Ann Hoku Lyn releases a new song, video
Hawaii trumpeter Ann Hoku Lyn has released “Syzygy (Free Your Mind),” an intergalactic journey, with hints of soul, jazz, and a laid-back island feel. The song is about stripping away cultural and societal expectations and aligning with unity, truth and creative power.
The song starts out mellow, and then takes an unexpected turn in the bridge: a killer sax solo is played by Reggie Griffin (producer of “The Message” and writer for Babyface and The Isley Brothers,) followed by a trumpet solo by Hoku Lyn. This is followed by a quiet, stripped-back third verse, returning the listener to the depths of our own minds and souls.
The song is produced by Truth Musiq, recorded at his studio in Kailua-Kona and is available on all digital music platforms.
The video at https://youtu.be/nDwbaXHxSos is chock full of 4k images of the cosmos and is as stunning visually as the song is musically.
“The creation of this video was definitely a family affair,” says Hoku Lyn. Husband Truth Musiq filmed, edited, and cameos in the video; step-daughter Kea Rose created the animation; and son Israel co-stars as a musical toddler who dreams of and achieves traveling through the stars.
Syzygy (Free Your Mind) is the follow up to Ann Hoku Lyn’s song and video release, “Mama Don’t (Take No Mess),” an exuberant female empowerment funk song.
Hoku Lyn is a musician, composer and recording artist of Argentinian descent who was born in Panama and raised in the Marshall Islands. Her unique upbringing infuses her compositions with a musical style that is both urban and tropical, with inflections of Latin, funk and Neo-soul.
Currently living on the Big Island of Hawaii, Hoku Lyn is a performing artist and music educator. She and her husband co-founded the Big Island Music Academy, a nonprofit organization dedicated to empowering young people through music education and performance.
For more information, visit www.annhokulyn.com.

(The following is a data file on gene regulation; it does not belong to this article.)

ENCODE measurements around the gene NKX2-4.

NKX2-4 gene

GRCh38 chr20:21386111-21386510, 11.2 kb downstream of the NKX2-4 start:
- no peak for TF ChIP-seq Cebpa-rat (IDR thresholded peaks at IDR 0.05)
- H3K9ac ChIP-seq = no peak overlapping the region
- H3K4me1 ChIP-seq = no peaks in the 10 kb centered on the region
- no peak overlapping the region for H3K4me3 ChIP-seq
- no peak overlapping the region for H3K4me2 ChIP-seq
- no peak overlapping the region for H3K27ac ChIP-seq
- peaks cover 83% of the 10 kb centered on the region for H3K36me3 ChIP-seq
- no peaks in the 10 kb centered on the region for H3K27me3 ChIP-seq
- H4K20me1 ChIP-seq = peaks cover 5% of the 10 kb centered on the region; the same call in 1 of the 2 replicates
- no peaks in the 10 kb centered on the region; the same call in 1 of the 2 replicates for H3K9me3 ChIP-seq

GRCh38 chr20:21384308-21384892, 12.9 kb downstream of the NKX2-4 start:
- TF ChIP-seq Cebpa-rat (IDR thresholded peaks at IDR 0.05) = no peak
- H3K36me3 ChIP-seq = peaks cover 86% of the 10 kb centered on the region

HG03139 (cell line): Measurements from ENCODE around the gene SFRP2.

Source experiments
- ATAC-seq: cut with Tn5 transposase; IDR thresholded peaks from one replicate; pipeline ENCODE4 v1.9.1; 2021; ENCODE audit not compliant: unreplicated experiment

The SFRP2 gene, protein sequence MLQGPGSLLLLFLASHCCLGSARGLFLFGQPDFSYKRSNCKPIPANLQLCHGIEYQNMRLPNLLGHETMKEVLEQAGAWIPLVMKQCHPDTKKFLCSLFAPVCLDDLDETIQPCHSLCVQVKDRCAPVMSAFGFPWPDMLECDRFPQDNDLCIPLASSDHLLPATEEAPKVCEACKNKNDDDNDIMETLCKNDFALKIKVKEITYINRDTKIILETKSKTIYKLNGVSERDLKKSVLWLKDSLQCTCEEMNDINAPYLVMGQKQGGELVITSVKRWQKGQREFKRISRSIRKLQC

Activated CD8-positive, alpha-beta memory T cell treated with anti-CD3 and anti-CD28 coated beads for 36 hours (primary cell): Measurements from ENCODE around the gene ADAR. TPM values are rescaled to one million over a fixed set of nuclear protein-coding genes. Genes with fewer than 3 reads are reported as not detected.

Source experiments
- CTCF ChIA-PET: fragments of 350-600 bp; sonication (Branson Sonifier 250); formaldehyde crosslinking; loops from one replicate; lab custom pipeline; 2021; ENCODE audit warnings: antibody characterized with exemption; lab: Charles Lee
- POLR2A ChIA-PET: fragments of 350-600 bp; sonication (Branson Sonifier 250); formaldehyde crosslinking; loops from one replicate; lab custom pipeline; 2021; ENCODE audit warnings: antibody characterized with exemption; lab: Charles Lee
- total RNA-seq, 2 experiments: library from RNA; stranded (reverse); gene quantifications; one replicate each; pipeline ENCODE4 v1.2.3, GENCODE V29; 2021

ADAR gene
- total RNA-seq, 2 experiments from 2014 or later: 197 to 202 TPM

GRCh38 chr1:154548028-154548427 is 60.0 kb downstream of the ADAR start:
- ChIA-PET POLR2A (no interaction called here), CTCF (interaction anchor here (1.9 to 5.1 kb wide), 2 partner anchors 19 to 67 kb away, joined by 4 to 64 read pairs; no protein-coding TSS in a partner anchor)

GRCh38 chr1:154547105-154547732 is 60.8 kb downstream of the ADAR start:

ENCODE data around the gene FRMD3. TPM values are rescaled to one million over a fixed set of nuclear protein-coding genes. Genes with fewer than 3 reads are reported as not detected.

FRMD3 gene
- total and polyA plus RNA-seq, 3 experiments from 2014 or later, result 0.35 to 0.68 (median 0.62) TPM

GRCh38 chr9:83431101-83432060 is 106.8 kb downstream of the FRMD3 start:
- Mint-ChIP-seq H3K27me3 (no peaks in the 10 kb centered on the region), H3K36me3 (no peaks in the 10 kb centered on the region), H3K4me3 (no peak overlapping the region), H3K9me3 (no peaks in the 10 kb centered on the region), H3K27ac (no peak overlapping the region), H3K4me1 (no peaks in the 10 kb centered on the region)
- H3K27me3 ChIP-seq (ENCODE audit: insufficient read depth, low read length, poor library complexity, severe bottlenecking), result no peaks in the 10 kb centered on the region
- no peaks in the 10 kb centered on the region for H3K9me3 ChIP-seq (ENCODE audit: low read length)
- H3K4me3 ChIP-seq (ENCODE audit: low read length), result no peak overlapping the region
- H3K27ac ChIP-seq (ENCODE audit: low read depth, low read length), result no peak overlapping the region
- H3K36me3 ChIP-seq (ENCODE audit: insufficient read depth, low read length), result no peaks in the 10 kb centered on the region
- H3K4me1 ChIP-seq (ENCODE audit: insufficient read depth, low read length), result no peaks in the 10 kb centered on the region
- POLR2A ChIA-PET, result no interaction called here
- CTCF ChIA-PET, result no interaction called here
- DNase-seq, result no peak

New book ‘Bones of Hilo’ released
From Hawaii’s Big Island to Washington’s North Cascades, a novice detective uncovers ancient secrets at the heart of a grisly murder in the recently released book, “Bones of Hilo.”
A young, inexperienced detective from the wet, working-class side of Big Island, Kawika Wong faces an uphill battle to gain the respect of his more seasoned colleagues. And he has the chance of a lifetime when Ralph Fortunato, the mainland developer of an unpopular resort on the island’s tourist side, is found murdered on a luxury golf course, an ancient Hawaiian spear driven through his heart.
With the other detectives desperately trying to solve another string of grisly killings, Capt. Terry Tanaka has no choice but to send Wong to investigate. As Wong joins forces with his father and girlfriend to help read the signs and make sense of the ritualistic murder scene, they uncover a cache of secrets reaching far back to the Island’s ancient past. And the journalist who found the body has her own theories about Fortunato’s demise — but do they line up with the evidence?
On a perilous journey that stretches from the Big Island to Washington and back, Wong finds danger at every turn. But he still has much to learn about Hawaii, and about the rugged terrain of the North Cascades. And he’d better learn it fast, because his instincts may not be enough to catch a killer who’s closing in even faster.
Eric Redman is a Seattle-based writer, lawyer, and climate activist who for decades has loved the Big Island, its history, and its people. He is a former contributing editor of Rolling Stone and has written for the New York Times, Washington Post, and many other publications. He wrote the nonfiction best-seller, “The Dance of Legislation.” This is his first work of detective fiction.